This story originally appeared in Florida Trend Magazine.
Sonja Przulj loves her two-bedroom, two-bath condominium in Miami, located on the 21st floor of the 27-story Palm Bay Yacht Club, with spectacular views of Biscayne Bay, downtown Miami and South Beach. She paid $285,000 for the corner unit in September 2021 after renting in the building for years.
Przulj, 39, purchased at the height of the pandemic, when she was working nonstop as a nurse. “It seemed like it was meant to be,” she says. “But the thrill was very short-lived.”
That’s because less than a year later, Przulj, who lives in the condo with her husband, Jean Pablo Vialle, and their five-year-old son, was hit with a $145,000 special assessment by the condo association to pay for repairs in the aging building.
“It’s an earth-shattering number,” she says. And one she can’t afford to pay.
Built in 1982 at the height of South Florida’s high-rise condo building boom, the Palm Bay Yacht Club has not worn the years well, according to inspection reports from engineers hired by the condo management company. Facing its 40-year inspection, the tower’s list of issues is reported to include cracks, crumbling concrete and separation of the stucco layers. Needed repairs include remediation or replacement of expansion joints, waterproofing and drainage, and window repairs, records show. The condo also needs its tennis court replaced and its pool and jacuzzi repaired. The total cost assessed to residents of the 235-unit building is estimated at $33 million.
Przulj says that she’ll have to pay the special assessment back in four quarterly payments over a year unless the condo association is able to obtain a bank loan to help finance the necessary repairs and improvement projects. In that case, it would be payable over 20 years, she says. Last year, she became one of a group of 10 Palm Bay Yacht Club residents who filed suit against the condo association, the property management firm and a number of contractors alleging that the state of the building is being exaggerated, that they are being overcharged and that the association mismanaged past upkeep and financial responsibility over the building. “There is no way myself, or probably half the building, can come up with that money,” Przulj says. “I risked it all by buying this unit, and I have nowhere to go with my family.”
Attorneys for those being sued have called the allegations false, saying the repairs are mandated by law and the condition of the tower is dire. It has been the subject of numerous hearings in front of Miami-Dade County’s unsafe structures committee. “It defies logic to allege that the association and board of directors are deliberately acting in bad faith to put themselves in more debt than is necessary,” defense attorneys wrote in one filing. The case is in mediation, but in April, Judge Thomas J. Rebull ruled that it would not be in the public interest “in light of the Surfside Condominium collapse” to further delay concrete restoration on the tower, including installing shoring to the condominium’s parking garage.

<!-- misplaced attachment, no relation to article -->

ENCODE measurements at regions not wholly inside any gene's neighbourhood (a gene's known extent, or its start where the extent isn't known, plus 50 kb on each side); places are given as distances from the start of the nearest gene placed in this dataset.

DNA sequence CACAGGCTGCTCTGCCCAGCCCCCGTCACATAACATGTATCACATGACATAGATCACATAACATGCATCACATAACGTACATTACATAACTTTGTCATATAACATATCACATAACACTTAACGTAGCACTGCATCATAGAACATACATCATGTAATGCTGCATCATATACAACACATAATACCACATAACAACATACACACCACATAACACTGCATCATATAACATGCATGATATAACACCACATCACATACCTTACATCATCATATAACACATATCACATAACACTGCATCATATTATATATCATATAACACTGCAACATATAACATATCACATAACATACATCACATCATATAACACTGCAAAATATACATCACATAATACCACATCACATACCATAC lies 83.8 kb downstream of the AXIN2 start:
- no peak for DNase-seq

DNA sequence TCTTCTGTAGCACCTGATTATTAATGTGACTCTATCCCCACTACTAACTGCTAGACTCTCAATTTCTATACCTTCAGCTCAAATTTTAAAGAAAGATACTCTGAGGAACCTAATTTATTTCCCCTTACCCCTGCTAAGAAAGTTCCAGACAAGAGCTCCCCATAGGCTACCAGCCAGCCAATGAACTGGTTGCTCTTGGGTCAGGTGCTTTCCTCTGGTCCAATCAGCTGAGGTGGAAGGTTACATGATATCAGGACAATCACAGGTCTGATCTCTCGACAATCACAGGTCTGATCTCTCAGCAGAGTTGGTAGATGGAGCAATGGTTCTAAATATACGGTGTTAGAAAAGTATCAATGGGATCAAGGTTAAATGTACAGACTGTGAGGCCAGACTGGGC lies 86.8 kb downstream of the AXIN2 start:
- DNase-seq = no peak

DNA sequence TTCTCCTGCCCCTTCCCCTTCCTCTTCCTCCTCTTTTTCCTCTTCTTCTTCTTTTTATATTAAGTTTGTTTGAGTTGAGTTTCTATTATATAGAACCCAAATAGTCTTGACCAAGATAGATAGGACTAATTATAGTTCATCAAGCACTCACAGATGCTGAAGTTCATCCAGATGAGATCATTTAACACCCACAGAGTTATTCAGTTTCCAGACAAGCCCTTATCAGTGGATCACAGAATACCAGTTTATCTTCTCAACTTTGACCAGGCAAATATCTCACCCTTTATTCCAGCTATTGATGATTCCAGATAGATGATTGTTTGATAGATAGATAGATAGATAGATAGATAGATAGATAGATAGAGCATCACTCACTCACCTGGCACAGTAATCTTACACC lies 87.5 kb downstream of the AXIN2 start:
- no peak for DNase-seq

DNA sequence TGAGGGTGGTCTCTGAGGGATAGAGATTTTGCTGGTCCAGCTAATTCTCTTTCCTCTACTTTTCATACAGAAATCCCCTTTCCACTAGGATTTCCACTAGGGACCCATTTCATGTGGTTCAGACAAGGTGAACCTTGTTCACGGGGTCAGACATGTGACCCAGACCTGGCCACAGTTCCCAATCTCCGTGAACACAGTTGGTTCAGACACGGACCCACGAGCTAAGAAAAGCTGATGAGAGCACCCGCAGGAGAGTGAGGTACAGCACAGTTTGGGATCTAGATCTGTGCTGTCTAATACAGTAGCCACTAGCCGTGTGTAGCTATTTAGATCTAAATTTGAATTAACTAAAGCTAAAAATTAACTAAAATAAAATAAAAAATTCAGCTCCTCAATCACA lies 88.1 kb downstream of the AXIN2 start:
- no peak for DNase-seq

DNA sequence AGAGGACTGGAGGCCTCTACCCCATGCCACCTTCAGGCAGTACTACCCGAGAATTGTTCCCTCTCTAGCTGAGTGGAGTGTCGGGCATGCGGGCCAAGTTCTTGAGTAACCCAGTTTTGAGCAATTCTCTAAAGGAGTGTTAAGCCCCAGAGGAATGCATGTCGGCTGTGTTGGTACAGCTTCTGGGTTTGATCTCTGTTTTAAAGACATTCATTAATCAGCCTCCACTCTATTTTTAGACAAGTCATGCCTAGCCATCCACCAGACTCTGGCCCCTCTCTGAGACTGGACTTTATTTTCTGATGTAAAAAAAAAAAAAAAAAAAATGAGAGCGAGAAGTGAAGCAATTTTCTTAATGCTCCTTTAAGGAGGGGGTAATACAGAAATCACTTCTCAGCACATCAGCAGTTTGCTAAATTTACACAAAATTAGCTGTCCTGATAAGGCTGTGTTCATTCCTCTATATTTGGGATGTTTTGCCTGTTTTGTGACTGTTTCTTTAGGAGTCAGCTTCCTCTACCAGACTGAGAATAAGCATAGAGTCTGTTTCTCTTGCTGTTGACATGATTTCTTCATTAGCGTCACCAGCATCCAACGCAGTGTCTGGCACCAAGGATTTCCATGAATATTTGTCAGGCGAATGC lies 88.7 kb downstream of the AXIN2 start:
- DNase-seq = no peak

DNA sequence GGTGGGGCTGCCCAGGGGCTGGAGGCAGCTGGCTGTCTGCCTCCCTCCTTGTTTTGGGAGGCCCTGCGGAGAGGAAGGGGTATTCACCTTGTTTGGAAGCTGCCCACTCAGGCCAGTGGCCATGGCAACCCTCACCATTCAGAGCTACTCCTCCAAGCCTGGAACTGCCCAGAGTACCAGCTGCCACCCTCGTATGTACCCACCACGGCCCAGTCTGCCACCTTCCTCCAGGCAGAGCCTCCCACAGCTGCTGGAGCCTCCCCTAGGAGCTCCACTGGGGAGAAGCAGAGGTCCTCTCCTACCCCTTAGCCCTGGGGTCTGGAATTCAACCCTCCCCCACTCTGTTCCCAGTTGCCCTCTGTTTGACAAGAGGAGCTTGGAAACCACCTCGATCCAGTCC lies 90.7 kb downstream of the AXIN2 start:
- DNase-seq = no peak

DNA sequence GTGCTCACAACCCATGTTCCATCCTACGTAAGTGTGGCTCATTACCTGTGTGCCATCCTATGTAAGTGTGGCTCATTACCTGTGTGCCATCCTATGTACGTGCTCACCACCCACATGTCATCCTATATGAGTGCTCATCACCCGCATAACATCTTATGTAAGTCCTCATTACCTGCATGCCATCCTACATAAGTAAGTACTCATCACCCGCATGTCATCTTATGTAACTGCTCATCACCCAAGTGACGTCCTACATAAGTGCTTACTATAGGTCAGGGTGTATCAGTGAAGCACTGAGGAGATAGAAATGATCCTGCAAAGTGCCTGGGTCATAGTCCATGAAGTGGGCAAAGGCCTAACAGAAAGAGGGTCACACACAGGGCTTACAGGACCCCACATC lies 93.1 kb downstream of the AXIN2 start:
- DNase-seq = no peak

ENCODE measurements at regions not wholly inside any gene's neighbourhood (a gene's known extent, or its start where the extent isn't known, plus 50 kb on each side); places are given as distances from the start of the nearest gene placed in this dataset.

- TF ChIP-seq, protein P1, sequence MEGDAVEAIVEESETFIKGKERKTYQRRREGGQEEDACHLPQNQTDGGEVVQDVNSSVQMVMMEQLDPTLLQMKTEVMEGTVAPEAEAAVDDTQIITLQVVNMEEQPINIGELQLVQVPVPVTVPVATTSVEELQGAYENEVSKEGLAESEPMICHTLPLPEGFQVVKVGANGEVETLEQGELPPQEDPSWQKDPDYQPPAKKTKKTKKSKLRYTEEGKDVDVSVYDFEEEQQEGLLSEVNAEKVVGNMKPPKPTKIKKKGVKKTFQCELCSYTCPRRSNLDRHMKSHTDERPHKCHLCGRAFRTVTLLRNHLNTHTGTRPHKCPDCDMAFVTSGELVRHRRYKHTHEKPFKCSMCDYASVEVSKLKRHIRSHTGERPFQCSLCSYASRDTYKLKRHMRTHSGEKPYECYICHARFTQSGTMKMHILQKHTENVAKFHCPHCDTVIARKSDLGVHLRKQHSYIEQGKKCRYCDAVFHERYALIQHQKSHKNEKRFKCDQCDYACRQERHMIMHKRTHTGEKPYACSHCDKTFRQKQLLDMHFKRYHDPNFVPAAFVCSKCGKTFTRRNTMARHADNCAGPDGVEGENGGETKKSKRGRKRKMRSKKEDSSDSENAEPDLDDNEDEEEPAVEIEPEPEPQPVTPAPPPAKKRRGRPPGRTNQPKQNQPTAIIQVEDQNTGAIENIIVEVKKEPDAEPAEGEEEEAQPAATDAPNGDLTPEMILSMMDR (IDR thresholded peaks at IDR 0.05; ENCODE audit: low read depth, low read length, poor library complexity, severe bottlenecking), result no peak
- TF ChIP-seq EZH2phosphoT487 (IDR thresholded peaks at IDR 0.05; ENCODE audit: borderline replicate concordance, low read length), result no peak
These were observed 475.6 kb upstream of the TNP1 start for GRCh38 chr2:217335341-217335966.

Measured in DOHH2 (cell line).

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The dispute pitting residents against each other is a scenario likely to be playing out again in Florida as state laws go into effect requiring older condos three stories and taller to be reinspected at earlier intervals and for condo associations to be more diligent in funding reserves for on-going maintenance and repairs. The June 2021 collapse of the 12-story Champlain Towers South, killing 98 people in Surfside, laid bare safety concerns about Florida’s older condo towers — the earliest ones now reaching past 50 years of age. Scores of other high-rises were built 40 years ago during a building boom in South Florida, an era when insufficient building codes and lax inspections were the subject of repeated grand jury investigations.
Before the collapse in Surfside, condo buildings in Florida weren’t required to be inspected by a licensed architect or engineer after being occupied, with the exception of those in Miami-Dade and Broward counties which had enacted their own, stricter local ordinances. Champlain Towers South’s 40-year inspection, as required under Miami-Dade’s recertification program, was underway but repairs had not been made at the time it collapsed. When state lawmakers first responded to the disaster nearly a year later, the state began requiring all condominium buildings of at least three stories or higher to undergo a “milestone inspection” after 30 years, and every 25 years if they were within three miles of a coastline.
The buildings then would be required to be inspected at 10-year intervals going forward. Condo associations also were required to ensure they had sufficient cash on hand for future structural repairs and could no longer waive or underfund reserves. The 2022 law caused such upheaval that this spring lawmakers and the governor pushed the requirement for coastal buildings back to 30 and are leaving it to local governments to decide if a 25-year inspection is “justified by local environmental conditions” including proximity to seawater.
The scale of who might be affected by the reinspections and ensuing costs is massive, according to legal and engineering experts. When the Florida Bar produced its report on the Surfside collapse, it cited figures from the Florida Department of Business and Professional Regulation saying there are more than 912,000 condominium units (out of some 1.5 million total units) in Florida at least 30 years old. Calculated using U.S. Census formulas, the state pegs the number of people living in condo units 30 years and older at upwards of 2 million.